March 26 – 31 , 2023, Dagstuhl Seminar 23132

AI-Augmented Facilities: Bridging Experiment and Simulation with ML


Peer-Timo Bremer (LLNL – Livermore, US)
Michael Bussmann (Helmholtz-Zentrum Dresden-Rossendorf – Görlitz, DE)
Tom Gibbs (NVIDIA Corp. – Santa Clara, US)
Brian Spears (LLNL – Livermore, US)

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Simone Schilke for administrative matters

Michael Gerke for scientific matters


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Recent advances in technology have enabled tremendous progress in experimental and computational science as well as their corresponding large-scale facilities. However, the connection between state-of-the-art predictive computation and world-class experimentation remains slow, often taking weeks or months to use data from each setting to guide the other. Modern scientific investigation needs a far stronger integration between these areas to enable a more efficient, faster, and more flexible process. In this context, recent advances in machine learning and computer science promise to enable an unprecedented convergence of traditionally disparate branches of science and technology. In particular, various application areas have already expressed the vision of a fully integrated, self-driving facility in which ongoing experiments are immediately processed on resources at the edge, automatically coupled to matching simulations at affiliated HPC centers, and promptly adjusted to achieve maximal impact. However, while the technical capacity for this vision likely exists today, initial examples are largely driven by heroic efforts of individual projects and limited to highly specific use cases. These teams invariably are struggling to solve the corresponding challenges in isolation all the while likely duplicating efforts from other areas.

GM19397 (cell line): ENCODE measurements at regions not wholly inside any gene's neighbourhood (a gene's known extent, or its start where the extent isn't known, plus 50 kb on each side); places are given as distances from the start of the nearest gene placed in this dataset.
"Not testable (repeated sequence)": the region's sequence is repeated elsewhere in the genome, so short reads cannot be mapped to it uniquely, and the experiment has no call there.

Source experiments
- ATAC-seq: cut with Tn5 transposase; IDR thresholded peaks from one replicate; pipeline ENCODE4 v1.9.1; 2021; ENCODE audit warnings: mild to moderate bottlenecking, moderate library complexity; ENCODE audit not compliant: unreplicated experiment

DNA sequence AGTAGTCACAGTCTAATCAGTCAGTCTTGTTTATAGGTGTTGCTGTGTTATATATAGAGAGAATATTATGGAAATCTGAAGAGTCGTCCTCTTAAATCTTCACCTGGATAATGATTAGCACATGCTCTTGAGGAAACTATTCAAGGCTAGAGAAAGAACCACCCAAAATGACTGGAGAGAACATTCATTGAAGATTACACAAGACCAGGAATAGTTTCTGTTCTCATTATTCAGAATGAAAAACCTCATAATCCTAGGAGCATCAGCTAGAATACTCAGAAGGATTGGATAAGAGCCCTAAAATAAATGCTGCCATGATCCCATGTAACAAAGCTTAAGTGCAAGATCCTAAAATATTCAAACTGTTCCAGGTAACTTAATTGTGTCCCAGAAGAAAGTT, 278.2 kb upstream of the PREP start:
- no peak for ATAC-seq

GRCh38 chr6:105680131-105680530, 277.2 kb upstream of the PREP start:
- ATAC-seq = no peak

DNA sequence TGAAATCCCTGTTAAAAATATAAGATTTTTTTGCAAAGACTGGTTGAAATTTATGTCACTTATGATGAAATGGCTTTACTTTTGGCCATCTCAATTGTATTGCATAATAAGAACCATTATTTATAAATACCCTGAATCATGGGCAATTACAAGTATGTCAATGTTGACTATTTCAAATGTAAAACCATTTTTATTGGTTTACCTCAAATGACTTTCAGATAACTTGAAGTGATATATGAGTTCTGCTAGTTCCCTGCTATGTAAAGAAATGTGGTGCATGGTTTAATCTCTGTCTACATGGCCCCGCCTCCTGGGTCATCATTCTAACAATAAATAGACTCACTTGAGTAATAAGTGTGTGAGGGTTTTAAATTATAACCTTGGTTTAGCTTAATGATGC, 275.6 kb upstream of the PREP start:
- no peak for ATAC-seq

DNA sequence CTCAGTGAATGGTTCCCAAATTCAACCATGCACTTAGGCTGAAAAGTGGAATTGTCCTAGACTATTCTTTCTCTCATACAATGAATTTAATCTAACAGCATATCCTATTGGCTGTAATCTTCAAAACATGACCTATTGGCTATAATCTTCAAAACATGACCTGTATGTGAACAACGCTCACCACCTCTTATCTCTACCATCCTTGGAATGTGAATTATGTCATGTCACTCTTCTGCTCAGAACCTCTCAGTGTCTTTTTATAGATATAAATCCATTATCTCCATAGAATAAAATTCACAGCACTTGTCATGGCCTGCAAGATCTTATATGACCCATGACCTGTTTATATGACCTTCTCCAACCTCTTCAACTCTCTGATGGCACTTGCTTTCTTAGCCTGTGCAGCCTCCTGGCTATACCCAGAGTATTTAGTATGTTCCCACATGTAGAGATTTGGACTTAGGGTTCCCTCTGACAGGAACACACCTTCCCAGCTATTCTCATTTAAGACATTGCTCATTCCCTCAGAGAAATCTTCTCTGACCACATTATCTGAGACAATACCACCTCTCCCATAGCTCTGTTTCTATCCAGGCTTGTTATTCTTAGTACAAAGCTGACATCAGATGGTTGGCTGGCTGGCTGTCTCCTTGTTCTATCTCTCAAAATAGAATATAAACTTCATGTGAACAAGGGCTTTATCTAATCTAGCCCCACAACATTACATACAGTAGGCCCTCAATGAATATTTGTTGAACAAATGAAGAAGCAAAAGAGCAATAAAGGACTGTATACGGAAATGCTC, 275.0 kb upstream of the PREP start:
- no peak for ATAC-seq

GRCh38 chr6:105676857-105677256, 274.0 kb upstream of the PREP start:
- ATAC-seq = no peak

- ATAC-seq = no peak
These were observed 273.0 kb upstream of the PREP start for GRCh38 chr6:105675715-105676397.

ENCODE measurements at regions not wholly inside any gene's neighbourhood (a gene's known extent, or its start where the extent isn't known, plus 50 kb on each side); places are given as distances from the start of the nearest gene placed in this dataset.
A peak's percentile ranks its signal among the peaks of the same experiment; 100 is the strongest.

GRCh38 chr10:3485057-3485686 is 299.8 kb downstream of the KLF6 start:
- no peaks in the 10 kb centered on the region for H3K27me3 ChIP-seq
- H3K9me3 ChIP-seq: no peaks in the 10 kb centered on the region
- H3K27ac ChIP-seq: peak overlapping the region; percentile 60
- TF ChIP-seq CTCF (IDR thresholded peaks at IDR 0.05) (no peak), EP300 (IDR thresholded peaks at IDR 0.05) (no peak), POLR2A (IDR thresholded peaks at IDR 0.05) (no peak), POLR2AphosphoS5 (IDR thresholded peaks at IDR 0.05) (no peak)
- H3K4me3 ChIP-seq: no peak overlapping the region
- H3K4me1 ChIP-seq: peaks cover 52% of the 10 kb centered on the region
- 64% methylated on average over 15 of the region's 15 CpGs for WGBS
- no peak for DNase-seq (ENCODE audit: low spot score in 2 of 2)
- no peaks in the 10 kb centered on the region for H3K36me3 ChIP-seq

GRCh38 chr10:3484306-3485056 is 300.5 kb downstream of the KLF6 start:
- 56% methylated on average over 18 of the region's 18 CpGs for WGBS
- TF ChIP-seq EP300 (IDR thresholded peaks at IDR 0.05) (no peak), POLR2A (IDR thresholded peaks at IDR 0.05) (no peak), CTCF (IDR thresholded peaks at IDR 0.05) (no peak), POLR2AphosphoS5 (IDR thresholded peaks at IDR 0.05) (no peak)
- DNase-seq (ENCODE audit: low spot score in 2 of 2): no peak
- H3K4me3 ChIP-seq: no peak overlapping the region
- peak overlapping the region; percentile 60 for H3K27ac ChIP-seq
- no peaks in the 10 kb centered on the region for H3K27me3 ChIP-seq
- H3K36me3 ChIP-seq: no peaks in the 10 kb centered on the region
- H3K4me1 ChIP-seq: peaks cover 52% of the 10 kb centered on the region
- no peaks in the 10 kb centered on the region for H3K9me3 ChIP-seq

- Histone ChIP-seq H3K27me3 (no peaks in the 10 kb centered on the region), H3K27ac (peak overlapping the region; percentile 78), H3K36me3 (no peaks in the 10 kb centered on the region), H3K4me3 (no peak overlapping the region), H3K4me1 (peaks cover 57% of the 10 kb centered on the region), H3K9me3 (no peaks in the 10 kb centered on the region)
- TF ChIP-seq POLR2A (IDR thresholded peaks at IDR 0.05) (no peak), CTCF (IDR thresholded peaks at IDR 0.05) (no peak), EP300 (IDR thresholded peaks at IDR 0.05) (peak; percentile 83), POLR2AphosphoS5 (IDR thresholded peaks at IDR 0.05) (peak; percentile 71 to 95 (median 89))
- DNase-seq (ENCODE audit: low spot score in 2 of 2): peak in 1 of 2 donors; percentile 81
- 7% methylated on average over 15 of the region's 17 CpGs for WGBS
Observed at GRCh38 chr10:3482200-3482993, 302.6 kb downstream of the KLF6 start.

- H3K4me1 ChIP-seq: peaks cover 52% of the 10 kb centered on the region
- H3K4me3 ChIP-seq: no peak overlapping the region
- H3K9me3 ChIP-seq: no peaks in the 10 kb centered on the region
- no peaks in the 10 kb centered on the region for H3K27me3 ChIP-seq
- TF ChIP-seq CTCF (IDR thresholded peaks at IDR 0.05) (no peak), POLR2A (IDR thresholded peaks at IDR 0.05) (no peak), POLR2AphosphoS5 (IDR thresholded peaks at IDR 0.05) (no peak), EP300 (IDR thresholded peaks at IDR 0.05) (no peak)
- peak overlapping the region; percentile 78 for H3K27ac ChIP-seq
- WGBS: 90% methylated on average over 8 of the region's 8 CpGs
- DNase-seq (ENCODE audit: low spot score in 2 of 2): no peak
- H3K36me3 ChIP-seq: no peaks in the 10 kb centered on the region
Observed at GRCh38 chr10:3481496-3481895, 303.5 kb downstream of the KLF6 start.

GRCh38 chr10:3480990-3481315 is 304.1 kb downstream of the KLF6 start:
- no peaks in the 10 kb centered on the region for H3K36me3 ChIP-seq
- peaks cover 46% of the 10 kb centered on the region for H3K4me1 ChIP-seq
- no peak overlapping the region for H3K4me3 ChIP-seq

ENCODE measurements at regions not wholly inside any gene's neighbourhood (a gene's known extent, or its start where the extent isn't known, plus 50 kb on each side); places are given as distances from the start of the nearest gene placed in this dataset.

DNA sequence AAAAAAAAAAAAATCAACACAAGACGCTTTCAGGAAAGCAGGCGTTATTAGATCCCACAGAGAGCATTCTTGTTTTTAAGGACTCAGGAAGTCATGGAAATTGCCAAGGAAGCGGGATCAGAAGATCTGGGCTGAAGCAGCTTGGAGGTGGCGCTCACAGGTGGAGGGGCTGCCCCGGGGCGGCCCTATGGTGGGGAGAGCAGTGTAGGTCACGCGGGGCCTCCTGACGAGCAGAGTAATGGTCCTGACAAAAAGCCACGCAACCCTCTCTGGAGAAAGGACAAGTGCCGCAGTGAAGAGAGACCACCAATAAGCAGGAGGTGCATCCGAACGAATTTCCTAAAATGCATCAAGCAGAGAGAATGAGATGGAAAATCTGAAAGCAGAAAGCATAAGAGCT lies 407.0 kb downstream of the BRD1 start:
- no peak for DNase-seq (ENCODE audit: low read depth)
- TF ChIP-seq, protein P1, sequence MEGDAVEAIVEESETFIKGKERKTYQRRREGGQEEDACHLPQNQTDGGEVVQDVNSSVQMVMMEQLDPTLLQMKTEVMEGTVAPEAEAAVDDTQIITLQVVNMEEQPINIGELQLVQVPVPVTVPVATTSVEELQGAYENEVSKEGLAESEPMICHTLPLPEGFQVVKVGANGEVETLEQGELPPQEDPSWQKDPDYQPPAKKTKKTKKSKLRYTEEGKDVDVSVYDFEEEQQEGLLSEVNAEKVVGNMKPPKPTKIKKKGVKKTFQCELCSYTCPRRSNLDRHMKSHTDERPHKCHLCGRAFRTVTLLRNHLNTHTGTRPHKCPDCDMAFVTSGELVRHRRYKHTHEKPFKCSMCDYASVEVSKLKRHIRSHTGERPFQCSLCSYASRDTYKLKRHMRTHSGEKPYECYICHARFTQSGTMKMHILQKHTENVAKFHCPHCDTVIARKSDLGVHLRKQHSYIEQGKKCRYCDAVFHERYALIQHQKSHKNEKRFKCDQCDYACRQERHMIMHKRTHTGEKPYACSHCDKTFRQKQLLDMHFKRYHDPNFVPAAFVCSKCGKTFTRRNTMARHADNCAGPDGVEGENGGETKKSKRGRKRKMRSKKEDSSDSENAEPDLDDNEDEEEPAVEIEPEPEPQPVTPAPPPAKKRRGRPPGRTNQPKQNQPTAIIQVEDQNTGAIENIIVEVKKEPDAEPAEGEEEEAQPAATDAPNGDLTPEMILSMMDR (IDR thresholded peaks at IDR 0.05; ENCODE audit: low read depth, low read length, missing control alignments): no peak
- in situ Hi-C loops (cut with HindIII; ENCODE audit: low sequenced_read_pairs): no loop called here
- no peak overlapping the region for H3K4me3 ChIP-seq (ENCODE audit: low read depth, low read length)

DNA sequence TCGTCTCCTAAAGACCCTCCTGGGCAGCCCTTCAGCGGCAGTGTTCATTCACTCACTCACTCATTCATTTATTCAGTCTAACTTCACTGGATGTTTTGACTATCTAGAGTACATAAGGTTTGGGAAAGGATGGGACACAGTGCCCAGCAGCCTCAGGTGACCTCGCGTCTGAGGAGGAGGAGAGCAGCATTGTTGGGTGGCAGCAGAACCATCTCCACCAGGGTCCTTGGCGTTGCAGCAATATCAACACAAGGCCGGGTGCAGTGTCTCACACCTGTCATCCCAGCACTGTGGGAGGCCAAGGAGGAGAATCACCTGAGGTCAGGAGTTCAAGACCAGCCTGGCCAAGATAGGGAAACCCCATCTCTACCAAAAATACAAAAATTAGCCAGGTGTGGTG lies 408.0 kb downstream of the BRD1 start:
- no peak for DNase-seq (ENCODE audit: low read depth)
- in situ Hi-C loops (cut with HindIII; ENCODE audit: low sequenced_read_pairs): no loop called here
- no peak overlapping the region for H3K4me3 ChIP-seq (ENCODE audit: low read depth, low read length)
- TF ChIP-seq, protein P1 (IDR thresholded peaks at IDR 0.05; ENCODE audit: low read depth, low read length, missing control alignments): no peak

This Dagstuhl Seminar will bring together a diverse set of stakeholders from the various relevant areas – experimental and computational scientists, experts on edge and HPC computing, and machine learning and computer science researchers – to jointly develop a strategic vision on how to move towards AI-augmented facilities in a unified manner. This will include a range of different application areas from high energy density physics to life sciences and additive manufacturing that all depend on large-scale experimental and computing facilities that could greatly benefit from a more automated and integrated approach.

Motivation text license
  Creative Commons BY 4.0
  Peer-Timo Bremer, Michael Bussmann, Tom Gibbs, and Brian Spears


  • Computational Engineering / Finance / And Science
  • Distributed / Parallel / And Cluster Computing
  • Machine Learning


  • Machine learning
  • HPC
  • Edge
  • Experimental facilities


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